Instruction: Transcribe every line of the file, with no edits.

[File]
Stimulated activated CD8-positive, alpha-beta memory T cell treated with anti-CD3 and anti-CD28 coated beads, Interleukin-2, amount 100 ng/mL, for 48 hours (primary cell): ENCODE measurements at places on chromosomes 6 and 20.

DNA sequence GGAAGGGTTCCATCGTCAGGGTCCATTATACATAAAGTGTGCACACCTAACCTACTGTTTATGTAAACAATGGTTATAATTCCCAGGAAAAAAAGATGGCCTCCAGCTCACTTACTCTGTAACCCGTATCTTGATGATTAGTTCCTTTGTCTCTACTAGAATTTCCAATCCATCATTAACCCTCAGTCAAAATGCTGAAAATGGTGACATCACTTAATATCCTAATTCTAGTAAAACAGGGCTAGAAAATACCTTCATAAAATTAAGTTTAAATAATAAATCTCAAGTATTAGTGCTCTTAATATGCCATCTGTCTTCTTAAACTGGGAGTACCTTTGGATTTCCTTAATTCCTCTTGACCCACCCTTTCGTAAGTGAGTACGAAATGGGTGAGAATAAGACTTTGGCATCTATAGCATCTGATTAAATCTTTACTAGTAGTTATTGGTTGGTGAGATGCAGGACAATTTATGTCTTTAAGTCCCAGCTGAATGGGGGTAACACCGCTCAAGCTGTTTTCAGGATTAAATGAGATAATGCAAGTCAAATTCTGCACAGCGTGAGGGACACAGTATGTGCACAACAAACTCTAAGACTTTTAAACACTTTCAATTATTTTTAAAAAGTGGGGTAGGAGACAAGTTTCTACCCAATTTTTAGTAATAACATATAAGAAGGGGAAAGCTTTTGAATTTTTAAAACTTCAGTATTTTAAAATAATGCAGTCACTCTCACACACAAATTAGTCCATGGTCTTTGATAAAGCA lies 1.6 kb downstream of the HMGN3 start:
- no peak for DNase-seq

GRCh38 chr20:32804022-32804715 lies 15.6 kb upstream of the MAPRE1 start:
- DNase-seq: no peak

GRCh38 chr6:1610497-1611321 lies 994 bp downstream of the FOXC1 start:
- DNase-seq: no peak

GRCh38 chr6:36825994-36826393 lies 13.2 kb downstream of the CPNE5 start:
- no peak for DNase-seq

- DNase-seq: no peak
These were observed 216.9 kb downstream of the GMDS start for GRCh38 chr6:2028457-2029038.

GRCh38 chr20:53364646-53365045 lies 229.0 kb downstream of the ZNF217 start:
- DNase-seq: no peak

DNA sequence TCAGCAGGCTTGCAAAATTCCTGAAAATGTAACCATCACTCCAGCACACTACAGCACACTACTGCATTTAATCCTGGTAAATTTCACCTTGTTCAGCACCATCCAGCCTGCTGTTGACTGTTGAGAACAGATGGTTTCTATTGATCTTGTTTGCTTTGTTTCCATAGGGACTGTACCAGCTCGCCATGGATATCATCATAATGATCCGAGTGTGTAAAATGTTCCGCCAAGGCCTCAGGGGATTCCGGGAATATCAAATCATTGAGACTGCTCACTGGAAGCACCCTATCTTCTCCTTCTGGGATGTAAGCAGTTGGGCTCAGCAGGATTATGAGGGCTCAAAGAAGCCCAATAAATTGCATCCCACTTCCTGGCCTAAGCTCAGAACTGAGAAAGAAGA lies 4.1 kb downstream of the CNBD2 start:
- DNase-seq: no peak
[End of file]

Stimulated activated CD8-positive, alpha-beta memory T cell treated with anti-CD3 and anti-CD28 coated beads, Interleukin-2, amount 100 ng/mL, for 48 hours (primary cell): ENCODE measurements at places on chromosomes 6 and 20.

DNA sequence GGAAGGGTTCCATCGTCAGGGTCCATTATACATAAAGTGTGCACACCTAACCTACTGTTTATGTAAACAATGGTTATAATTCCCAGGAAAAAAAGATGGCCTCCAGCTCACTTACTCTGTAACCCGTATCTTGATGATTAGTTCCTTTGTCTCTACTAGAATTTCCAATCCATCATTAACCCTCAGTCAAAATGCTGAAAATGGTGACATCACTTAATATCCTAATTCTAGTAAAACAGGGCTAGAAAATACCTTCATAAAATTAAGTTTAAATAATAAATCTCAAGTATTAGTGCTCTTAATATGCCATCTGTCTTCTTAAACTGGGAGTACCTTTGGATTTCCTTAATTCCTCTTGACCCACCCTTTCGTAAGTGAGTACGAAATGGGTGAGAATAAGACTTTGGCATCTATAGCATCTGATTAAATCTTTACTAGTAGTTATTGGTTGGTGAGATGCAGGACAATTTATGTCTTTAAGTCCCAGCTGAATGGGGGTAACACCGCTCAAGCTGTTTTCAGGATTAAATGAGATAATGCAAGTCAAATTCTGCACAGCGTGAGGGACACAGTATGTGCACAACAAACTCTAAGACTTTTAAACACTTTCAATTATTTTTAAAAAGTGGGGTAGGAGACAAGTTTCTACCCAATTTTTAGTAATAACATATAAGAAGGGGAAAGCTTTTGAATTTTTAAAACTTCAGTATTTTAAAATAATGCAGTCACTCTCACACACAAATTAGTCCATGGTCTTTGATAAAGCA lies 1.6 kb downstream of the HMGN3 start:
- no peak for DNase-seq

GRCh38 chr20:32804022-32804715 lies 15.6 kb upstream of the MAPRE1 start:
- DNase-seq: no peak

GRCh38 chr6:1610497-1611321 lies 994 bp downstream of the FOXC1 start:
- DNase-seq: no peak

GRCh38 chr6:36825994-36826393 lies 13.2 kb downstream of the CPNE5 start:
- no peak for DNase-seq

- DNase-seq: no peak
These were observed 216.9 kb downstream of the GMDS start for GRCh38 chr6:2028457-2029038.

GRCh38 chr20:53364646-53365045 lies 229.0 kb downstream of the ZNF217 start:
- DNase-seq: no peak

DNA sequence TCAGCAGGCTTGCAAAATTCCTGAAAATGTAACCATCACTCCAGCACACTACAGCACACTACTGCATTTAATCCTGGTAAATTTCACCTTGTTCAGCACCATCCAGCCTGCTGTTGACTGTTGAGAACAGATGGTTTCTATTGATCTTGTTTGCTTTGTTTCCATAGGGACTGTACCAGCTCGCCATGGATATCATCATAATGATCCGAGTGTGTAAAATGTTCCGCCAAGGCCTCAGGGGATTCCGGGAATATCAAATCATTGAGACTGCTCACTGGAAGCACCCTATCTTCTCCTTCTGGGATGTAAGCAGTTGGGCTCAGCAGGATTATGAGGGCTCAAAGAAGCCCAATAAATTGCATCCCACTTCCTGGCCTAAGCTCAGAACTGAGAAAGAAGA lies 4.1 kb downstream of the CNBD2 start:
- DNase-seq: no peak